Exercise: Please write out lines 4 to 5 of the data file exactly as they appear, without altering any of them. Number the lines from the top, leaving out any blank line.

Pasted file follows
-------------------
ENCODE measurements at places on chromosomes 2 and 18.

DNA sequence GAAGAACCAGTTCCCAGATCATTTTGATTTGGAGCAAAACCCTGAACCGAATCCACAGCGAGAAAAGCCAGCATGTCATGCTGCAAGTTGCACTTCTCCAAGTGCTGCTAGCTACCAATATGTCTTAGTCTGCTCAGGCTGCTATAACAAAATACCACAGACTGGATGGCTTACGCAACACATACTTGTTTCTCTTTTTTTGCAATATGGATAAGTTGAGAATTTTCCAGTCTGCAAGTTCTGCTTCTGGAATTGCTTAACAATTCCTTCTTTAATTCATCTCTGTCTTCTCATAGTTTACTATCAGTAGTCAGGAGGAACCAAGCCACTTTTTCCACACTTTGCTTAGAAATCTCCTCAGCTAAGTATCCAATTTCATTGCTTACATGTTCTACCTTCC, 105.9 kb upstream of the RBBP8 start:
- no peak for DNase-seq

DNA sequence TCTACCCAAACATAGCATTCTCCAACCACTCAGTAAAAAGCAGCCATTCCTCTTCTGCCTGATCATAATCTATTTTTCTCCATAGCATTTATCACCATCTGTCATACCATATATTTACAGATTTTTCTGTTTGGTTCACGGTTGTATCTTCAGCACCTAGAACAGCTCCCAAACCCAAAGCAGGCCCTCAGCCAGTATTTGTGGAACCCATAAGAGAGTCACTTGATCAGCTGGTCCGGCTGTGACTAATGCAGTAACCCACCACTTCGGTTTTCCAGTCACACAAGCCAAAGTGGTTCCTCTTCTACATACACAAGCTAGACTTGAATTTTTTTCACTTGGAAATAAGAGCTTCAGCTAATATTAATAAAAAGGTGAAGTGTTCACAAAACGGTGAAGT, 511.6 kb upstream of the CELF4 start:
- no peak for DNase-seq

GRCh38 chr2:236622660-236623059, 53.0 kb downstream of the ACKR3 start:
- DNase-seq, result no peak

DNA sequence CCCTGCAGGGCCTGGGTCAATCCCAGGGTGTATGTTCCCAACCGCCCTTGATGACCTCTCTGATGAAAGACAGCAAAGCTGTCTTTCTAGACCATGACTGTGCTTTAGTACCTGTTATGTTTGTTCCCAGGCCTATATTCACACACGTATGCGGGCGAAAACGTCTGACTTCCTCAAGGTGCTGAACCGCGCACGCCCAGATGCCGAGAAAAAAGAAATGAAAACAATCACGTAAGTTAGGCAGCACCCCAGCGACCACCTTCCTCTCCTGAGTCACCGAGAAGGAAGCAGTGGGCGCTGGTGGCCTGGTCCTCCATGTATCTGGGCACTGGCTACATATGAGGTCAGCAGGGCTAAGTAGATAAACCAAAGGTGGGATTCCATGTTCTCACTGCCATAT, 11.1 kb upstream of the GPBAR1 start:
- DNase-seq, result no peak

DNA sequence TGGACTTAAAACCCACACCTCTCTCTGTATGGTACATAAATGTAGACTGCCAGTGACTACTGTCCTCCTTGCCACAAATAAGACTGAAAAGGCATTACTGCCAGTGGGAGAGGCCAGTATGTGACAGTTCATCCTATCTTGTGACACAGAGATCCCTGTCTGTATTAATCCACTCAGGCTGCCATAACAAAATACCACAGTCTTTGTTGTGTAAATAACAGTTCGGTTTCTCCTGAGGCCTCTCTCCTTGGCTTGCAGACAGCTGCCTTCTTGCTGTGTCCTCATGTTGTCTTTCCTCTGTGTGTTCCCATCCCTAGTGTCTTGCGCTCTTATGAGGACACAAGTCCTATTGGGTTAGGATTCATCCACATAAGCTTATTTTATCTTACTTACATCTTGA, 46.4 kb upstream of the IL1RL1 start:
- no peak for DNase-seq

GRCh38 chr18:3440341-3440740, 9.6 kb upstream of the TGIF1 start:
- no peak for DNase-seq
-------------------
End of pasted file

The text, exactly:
DNA sequence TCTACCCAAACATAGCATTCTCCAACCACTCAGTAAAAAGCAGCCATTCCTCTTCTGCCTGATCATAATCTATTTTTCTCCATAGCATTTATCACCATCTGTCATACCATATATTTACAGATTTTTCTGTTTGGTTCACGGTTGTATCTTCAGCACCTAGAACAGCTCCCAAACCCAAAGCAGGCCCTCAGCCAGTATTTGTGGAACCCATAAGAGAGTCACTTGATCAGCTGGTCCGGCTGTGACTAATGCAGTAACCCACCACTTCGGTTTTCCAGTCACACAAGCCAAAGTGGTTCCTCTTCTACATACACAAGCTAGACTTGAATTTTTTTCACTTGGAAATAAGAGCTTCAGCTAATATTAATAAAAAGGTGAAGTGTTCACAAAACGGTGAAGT, 511.6 kb upstream of the CELF4 start:
- no peak for DNase-seq